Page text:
Another running story I shared which occurred after a particularly bad day in the world was an interaction with a toddler, his momma, and another stranger. My mind had been affected by the world news that day and I wanted to quit before I'd even began. I remember thinking, "What's the point? I'll just try again tomorrow." Most runners can tell you, somedays, the only thing that gets you to the run is the habit of doing it. Nothing about motivation. That day's run was out of habit. It was near the end of the run as I was weaving through a few particularly annoying curves on the boardwalk. These curves are annoying mostly because there always seem to be too many people. People who do not understand the etiquette of navigating a walkway when there are other people around. That doesn't even account for living in a global pandemic which we need "stay at least 6 feet apart" at all times. I could write a whole book on sidewalk, like grocery cart, etiquette. Can you feel my annoyance? It was as if God heard my annoyance and defeat as a prayer, when I came upon a mom with a little straggler about 10 yards behind her. I start to approach and the child makes eye contact with me... then starts to sprint as fast as his little legs would carry him and belly laughed! I know, you know that laugh. You can tell they are going to laugh so hard that they can't stop? Once they can't stop, you start in too because there is no use in trying to keep a straight face? It is the best kind. The child's mom, a woman approaching from the opposite direction and I all realize at the same time... he's racing me! For three seconds, we were strangers laughing and the world didn't seem so big, hard and scary. I'd be willing to bet those women were out and about that day looking to escape a similar sense of dread and confusion as to why the world can be so difficult. In the middle of that child's laughter, I saw Hope, God.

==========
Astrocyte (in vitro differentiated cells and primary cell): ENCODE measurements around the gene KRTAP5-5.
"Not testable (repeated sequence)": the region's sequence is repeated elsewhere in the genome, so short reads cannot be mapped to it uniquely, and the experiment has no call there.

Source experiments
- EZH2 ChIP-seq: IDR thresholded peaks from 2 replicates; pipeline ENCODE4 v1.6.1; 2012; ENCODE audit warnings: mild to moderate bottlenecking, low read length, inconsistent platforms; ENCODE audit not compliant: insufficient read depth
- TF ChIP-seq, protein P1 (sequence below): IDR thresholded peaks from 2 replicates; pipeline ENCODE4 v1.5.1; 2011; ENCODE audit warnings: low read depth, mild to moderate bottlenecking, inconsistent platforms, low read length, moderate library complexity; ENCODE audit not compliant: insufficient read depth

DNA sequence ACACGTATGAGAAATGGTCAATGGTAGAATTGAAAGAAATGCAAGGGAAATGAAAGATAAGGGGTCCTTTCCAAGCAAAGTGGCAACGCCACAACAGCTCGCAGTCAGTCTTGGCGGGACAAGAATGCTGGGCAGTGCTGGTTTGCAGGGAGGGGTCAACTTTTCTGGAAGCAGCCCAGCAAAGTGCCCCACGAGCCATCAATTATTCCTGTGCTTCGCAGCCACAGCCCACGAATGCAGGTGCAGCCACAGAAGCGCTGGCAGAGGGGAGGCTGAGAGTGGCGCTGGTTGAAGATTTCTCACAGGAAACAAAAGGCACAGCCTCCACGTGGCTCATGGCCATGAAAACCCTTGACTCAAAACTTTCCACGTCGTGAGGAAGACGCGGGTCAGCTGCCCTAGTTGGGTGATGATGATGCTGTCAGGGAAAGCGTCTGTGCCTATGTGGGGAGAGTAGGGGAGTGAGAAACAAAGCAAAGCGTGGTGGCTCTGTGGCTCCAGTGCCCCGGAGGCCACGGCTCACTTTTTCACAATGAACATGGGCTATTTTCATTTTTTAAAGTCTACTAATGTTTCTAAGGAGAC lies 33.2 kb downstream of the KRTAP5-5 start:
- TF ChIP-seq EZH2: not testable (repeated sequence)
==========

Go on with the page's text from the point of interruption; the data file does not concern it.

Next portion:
One short conversation. Three seconds of a child's laugh. That is all it takes for God to create a crease of hope for us to keep going. My journey in running is exactly that, a journey. Journeys have directions, twists, turns, stops, waits, and paces. We don't always want to participate. A lot of times, we want to disengage from the journey. Like any other journey, God enters in. We find hope when we pay attention to what God is trying to tell us. Now, I believe that like God is absolutely coffee, God is also running.

It was in some of my early runs that I read an article about how to train our minds for endurance. Not to get off on a tangent, but if you study the human brain, it is impossible not to see God. Our brains are incredible! The mind is ALWAYS stronger than we think it is. It often helps train our minds by creating a word or short phrase to run through our heads or sometimes even say out loud to help us focus and keep going. Eyes on the prize. Full steam ahead. My phrase when running has become, "Breathe and focus on God." Breathe? Well, this should seem obvious, but remember the slow dying? Remembering to breathe when it gets hard is just simple enough. Focus on God, for me, looks like paying attention to what is around me and not being distracted by the distance I have left, the time I'm trying to meet or the laundry list of struggles. I "focus on God" by literally naming things I see in my immediate surroundings. Nature. Clouds. Sunshine. Children learning to ride bikes. People returning smiles. Birds chirping.

Breathe and focus on God. See the kindness of a stranger doing a job no one wants to do. Breathe and focus on God. Hear the laughter of a child. Breathe and focus on God. Feel the release of tension and anxiety of the world through strangers living in it with you. Breathe and focus on God.